The pressure is on to get prices down, so all the utility providers like npower, Swalec, Eon, Scottish Power are all competing to get the lowest price and best customer service. They don’t necessarily supply your power, so you can be on the south coast having physical electricity cabled by a-another to your home or business, while agreeing to go with a northern-based and branded supplier to deal with your account and charges.

So whatever supplier your account ends up with, here’s 3 tips I’ve learnt the hard way to help wade through the system:

1. Gauge the person you’re speaking to at the company straight away and tailor everything accordingly (and with respect). They’re a real person, and looking from their perspective have to go through system-notes and listen to us before coming up-to-speed on the issue and helping with. See how they tick, try and throw in some humour to help jog things along, treat them well, even if you have to bite your lip when they come out with something totally ‘wrong’. Worst case scenario, which I have had to do, is politely finish the call and simply re-call and hope for someone else who can help further.

2. Make sure you understand the common sense answer to the ‘stats’ in your own mind before you call. Often this is just what you think is owed, and make sure it’s simple. So add up what you think you’ve paid, what you think might be owed, and keep referring to this in the query. The unit rates or standing charges may say you own another £100 but if you’ve paid way too much every month so far for a say a small flat, it simply doesn’t make sense (a common problem is assuming assumed meter reads rather than actual ones).

3. Get everything clarified in writing after you understands the basics. So always make a note of what you discuss, even if just a hand written note on a utility bill, or maybe offer to send an email back to the person at the company. Also, make use of email communication, and ask then to email invoices or statements or account summaries there-and-then so you can go through it straight away while it’s still fresh in your mind.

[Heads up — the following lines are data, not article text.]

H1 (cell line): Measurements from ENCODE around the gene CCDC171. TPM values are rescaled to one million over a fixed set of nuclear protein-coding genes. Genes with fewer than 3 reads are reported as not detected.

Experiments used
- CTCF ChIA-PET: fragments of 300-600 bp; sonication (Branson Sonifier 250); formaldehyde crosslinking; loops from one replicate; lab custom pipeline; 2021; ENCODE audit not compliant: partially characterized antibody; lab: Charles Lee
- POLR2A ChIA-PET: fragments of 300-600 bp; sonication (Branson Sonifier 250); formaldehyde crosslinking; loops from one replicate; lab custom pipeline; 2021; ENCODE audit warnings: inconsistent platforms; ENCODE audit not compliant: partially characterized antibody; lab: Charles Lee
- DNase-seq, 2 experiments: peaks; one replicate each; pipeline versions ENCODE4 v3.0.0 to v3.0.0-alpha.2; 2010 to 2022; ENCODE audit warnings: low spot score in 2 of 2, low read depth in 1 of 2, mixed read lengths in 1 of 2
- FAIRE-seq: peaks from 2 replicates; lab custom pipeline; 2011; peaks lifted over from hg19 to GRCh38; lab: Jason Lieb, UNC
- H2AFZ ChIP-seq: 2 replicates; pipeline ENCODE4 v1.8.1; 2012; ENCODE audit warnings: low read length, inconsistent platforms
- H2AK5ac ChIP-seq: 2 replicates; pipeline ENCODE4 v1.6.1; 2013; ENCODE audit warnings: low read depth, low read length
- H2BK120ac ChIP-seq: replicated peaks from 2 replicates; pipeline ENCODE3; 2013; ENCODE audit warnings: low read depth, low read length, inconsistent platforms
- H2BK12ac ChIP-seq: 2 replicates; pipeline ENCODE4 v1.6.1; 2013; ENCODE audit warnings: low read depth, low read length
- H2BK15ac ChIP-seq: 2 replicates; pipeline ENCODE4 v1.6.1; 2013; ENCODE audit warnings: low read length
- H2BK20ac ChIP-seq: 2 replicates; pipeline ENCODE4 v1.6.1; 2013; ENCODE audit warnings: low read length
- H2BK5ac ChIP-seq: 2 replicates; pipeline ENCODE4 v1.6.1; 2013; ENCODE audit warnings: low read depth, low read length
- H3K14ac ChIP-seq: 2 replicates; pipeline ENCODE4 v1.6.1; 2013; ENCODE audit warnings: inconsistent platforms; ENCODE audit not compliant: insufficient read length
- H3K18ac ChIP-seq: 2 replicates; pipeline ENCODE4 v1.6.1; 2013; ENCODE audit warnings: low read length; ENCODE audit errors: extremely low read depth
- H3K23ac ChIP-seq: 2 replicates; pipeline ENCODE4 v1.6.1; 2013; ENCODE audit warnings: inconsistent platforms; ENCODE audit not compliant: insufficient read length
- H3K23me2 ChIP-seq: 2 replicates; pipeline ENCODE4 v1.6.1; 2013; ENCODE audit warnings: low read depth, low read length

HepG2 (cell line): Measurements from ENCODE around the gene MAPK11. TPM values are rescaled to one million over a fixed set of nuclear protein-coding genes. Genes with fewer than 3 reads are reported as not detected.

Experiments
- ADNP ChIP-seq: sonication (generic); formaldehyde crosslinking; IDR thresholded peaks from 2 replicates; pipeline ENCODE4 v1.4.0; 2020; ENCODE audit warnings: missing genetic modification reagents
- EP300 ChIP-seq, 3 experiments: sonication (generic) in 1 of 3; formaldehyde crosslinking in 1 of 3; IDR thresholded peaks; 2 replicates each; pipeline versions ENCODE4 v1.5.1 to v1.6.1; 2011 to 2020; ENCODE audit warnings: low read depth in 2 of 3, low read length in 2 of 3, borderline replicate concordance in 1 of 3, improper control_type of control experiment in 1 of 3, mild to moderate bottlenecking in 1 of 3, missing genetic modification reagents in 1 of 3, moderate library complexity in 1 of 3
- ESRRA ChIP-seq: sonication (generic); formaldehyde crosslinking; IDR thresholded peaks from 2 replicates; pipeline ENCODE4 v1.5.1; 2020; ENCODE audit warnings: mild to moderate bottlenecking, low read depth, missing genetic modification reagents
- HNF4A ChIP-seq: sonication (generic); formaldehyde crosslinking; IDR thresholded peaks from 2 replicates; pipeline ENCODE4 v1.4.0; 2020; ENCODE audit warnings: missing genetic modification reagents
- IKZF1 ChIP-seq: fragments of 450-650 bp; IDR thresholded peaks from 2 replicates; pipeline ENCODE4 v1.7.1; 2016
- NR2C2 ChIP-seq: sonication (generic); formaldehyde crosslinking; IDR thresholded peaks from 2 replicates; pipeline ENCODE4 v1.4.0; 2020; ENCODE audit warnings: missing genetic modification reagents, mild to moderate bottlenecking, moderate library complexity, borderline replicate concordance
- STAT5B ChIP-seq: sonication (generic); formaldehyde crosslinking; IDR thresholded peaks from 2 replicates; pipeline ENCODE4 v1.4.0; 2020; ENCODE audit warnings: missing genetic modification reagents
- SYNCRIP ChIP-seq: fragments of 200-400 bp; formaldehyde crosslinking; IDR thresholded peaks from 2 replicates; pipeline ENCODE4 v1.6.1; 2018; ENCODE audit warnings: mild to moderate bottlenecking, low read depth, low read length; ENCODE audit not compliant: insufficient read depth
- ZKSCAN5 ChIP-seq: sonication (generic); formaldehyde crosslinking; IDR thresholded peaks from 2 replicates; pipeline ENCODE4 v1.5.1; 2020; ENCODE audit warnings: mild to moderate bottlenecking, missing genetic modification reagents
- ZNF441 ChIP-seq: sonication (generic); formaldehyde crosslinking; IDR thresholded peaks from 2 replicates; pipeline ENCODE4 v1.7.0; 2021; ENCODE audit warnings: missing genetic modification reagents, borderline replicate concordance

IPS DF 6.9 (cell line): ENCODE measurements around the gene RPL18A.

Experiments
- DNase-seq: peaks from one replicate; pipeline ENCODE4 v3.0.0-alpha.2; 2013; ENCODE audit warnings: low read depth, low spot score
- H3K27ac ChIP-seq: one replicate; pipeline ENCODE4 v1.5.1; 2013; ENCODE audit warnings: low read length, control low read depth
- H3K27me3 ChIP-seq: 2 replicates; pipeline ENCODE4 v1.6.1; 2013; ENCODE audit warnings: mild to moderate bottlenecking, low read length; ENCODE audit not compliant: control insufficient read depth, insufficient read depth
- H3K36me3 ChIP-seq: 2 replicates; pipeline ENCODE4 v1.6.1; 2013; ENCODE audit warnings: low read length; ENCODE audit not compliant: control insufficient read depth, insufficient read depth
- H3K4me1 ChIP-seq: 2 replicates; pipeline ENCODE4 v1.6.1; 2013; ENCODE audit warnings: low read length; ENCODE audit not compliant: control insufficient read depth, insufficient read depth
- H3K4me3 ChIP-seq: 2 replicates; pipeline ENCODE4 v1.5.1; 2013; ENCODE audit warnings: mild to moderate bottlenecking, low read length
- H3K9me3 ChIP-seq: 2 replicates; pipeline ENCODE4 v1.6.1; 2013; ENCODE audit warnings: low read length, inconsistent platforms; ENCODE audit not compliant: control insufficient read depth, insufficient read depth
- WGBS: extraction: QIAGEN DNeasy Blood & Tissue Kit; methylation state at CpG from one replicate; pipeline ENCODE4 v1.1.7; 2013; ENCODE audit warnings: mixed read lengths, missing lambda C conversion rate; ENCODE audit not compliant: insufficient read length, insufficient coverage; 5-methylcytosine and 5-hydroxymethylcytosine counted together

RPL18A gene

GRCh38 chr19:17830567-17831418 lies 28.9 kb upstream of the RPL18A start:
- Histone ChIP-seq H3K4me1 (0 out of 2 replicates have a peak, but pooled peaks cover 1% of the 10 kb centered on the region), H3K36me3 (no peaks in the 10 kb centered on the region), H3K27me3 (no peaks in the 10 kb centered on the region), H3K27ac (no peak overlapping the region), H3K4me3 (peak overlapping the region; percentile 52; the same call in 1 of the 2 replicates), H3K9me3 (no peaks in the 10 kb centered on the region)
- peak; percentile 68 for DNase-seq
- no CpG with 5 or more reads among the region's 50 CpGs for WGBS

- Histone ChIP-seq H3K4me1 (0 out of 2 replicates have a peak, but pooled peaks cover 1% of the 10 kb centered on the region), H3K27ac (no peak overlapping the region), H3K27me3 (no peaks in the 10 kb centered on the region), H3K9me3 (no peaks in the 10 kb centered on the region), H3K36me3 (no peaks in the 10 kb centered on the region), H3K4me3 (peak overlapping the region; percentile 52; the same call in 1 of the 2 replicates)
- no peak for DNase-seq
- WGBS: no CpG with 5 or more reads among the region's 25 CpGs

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I’ve been helping a friend process payment for some temporary work they’ve been doing through various different recruitment firms and employment intermediaries. They’re not terribly into computers hence the offer to help, particularly with everything being online nowadays – the initial contract, the submitted ID-documentation, and of course the hours and expenses worked.

All supposedly quick and easy with no hassle, although reality is somewhat different, including for those who are familiar with the online world. It’s not so much a fault or error or glitch with their websites, it’s more the effective use of them being unclear, and identifies an issue I’ve been piping on about for years regarding websites and the internet – the actual technical design and operation of them is easier now, it’s how to use and update them that’s the challenge to simply ‘work’ in real life.